The tabernacle of the Ark of Jehovah stood in the middle of the camp, the other dwellings radiating from it for miles around. It was a large structure, the huge tent which housed the ark surrounded by heavy wood pillars which fenced off an area around it within which the white-robed priest and blue sashed Levites could be seen moving. It was the law, upon a certain day, all were to gather at the tabernacle as they made their offerings unto Jehovah and asked for forgiveness of their sins and received instructions on what to do next. Shemida gave his orders quickly to his men, each of them placing a hand on the ram as they filed away. There would be no sin and whatever might be committed, the ceremony started soon and once the priest took the ram, their sins would be absolved as the ram was slain, and with it all ties to the Zelophehad line cut from the world. He could remember his joy that night when the scream had woken almost the whole camp; Zelophehad under all those rocks, not much more than his arms the only things showing.

“He has been swallowed up!” he had screamed too, first in genuine shock, then in earnest as he realized what that would mean.

The Hebrew man drew his kaffiyeh across his mouth as a wind blew from the west kicking dust and sand. Oh, he could not wait to leave this godforsaken desert and live in a city again. It had been forty years now, and though he remembered little of Egypt, he had been little more than a child at the Passover, but it had to be better there. Oh, look what the girls were making him think. Jehovah forgive me. He slapped the head of the ram. Take my sin. He would not be swallowed up.

Take my sin.


Hoglah walked in between the tents, through the back alleyways of the camp. Mahlah’s instructions had been explicit. For no reason were they to walk in the thoroughfare where they would be seen by all. As they made their way to the tabernacle, they would each go singly through the side ways in the shadowy corners, easy prey for those who would attack them. Or so it would seem.

Hoglah could understand. She had understood Mahlah’s motives without explanation, like Noah with her warrior’s mind, Hoglah thought herself to be adept with strategy. It had been their father’s bane to have no sons, but daughters. After their mother died, not long after the birth of Tirzah, he had begun to train them in the arts of the warriors and priests, and also feminine arts of music and dance, for Zelophehad had been a skilled dancer. Each of them could stalk a rabbit up to two paces, and could skin a bear if they had to, and kill a man when the occasion called for it. Her father, their dear father, all he had ever asked in return for the doting he showered, was obedience. Simple obedience. And that was where Hoglah had failed.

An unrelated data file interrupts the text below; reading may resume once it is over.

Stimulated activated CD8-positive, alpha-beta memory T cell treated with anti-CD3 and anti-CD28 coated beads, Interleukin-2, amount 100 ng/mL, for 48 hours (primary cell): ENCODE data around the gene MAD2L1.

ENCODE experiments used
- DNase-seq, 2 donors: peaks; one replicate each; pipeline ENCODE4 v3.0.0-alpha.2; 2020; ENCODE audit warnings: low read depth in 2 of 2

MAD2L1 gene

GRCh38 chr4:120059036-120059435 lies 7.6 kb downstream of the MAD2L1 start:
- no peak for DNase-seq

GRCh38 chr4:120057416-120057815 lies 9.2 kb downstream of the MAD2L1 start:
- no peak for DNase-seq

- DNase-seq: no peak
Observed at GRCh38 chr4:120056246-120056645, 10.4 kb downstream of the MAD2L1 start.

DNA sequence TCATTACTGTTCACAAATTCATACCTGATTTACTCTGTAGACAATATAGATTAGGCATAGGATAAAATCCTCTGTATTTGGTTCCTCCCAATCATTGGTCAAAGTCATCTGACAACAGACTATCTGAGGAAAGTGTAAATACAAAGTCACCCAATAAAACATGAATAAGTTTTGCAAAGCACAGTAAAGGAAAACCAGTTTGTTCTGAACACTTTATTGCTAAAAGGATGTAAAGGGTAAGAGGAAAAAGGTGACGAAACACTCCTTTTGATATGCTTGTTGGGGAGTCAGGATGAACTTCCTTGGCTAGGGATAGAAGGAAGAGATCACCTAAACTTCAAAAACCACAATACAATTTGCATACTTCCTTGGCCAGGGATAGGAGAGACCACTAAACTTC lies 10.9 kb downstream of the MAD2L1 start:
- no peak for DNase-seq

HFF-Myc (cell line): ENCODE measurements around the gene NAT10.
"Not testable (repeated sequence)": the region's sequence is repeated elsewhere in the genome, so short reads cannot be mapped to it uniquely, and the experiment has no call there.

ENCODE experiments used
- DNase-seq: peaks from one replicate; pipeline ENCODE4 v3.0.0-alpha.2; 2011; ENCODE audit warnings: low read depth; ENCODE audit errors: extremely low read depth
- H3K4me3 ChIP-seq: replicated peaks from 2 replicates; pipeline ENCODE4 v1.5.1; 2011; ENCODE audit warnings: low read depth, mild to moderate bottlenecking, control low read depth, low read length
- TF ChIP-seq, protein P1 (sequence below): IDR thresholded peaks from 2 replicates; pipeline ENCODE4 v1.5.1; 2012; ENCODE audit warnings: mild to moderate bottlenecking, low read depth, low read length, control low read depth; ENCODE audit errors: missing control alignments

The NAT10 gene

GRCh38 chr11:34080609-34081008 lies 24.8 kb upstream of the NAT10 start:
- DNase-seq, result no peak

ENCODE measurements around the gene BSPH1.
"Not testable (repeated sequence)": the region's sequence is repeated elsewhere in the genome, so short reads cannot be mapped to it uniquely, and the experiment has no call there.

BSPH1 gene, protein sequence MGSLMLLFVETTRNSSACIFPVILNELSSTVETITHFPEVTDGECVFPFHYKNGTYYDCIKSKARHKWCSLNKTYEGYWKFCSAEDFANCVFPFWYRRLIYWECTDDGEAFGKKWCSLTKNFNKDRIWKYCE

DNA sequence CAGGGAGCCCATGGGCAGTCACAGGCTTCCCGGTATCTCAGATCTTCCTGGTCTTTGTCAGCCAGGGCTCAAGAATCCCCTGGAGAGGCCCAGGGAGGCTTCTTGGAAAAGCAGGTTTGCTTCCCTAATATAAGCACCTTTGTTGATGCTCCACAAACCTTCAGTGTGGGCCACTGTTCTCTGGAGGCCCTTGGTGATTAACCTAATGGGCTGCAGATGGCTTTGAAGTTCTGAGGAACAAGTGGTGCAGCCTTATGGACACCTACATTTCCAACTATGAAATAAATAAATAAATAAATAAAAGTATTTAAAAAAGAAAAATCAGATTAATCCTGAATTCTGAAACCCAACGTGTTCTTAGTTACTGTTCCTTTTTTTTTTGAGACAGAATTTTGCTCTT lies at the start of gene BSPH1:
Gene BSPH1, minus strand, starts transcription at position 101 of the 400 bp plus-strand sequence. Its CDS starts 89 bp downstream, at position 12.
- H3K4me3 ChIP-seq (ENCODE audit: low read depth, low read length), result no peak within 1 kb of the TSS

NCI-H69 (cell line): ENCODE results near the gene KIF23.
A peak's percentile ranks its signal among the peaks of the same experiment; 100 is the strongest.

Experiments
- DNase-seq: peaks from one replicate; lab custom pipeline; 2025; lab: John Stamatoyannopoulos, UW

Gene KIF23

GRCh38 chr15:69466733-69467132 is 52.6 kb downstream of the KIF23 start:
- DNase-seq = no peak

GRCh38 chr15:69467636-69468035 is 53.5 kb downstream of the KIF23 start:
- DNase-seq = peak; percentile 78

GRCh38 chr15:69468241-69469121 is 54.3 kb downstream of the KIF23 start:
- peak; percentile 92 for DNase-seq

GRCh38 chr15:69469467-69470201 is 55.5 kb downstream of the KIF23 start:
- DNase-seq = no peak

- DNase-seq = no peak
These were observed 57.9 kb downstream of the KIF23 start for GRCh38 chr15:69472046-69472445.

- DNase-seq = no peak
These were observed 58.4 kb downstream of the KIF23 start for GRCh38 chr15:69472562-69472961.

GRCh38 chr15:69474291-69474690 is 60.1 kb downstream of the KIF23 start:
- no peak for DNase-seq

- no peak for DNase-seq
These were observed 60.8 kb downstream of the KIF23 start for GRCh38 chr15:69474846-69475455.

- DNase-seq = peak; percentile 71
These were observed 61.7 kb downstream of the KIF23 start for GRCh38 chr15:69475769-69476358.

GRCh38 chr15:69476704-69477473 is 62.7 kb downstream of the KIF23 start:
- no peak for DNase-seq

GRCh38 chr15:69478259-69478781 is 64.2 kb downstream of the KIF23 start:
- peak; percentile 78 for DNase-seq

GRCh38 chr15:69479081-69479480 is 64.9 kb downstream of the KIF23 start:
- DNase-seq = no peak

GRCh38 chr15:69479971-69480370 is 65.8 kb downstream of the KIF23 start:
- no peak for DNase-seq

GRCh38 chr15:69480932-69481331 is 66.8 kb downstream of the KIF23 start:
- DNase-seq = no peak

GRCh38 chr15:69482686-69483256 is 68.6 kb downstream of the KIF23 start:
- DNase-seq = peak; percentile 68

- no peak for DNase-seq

“Go get the herbs Hoglah.”

But she had wanted to play with her friends. It wasn’t like she couldn’t get the herbs and return. She had been stubborn. Disobedient. She hadn’t gone. And then there was no light left, and father had climbed the cliff face alone in the dark, so dark he hadn’t seen the crumbling handhold he had hewn in himself so long ago. So dark he didn’t see the fissure that had been growing in the rock. So late had he been climbing, so angry had he been at his stubborn daughter, it had been too late when he saw. And father fell, the landslide toppling rocks upon him, one after another, as his screams rent the night. Cursed is he who the land swallows. But it was the mountain who fell on father. And now, she would pick herbs all the time, for all who needed, all who asked.

Out of the shadows of one of the tents a figure leapt out, a tall man in leather, holding a cudgel and a wicked-looking knife. “Now girl, all you have to do is go back home, and I would not hurt you,” the man smiled.

Hoglah just kept walking towards him. The man lifted his cudgel to strike her. Moving with the swiftness of a cobra, she darted under his arm, the skinning knife flashing out from under her basket of herbs, striking him under his right arm. Twisting around his back, she tore the sharp knife across his back, ripping open leather, flesh and sinew. The man arched his back and neck as the beginnings of a scream began in his chest. Hoglah slit his throat from behind.

She was walking away, knife once more hidden in her basket of leaves when his knee thudded to the ground, his throat a gurgling mess.

“Make sure they attack you first,” Mahlah had said.


Tirzah slid between his legs, her knees scraping the dirt, and reached upwards as her knife sliced off his manhood. The man made to scream as Milcah leapt into the air, the flat of her fingers slamming into his throat paralyzing it in an Anubis strike. The man’s face went blue as he suffocated on the scream of pain his lungs tried to force upwards through the constricted trachea.

Across the tents to their left, the people thronged on the thoroughfare, none looked in their direction.

“Make sure they make no sound, we will not call for attention,” Mahlah had said.


Noah danced.

The five men came at a rush, their eyes furious, mouths open in silent yells. Maybe someone had told them about their fallen comrades. Good. They were afraid. Slipping an arrow out of the quiver strapped to her side, she gripped it in her hand like a dagger and waited. The first man came and she lashed out with her right foot, kicking him to the side, her left arm blocking the thrust of the second man, the arrow in her hand plunging into his neck. She retrieved the arrow, already moving before the blood spurted. She sidestepped the next blow, got under the arm of the attacker and using her shoulder, she broke it and twisted around to stab at his neck from the other side, before dancing in again.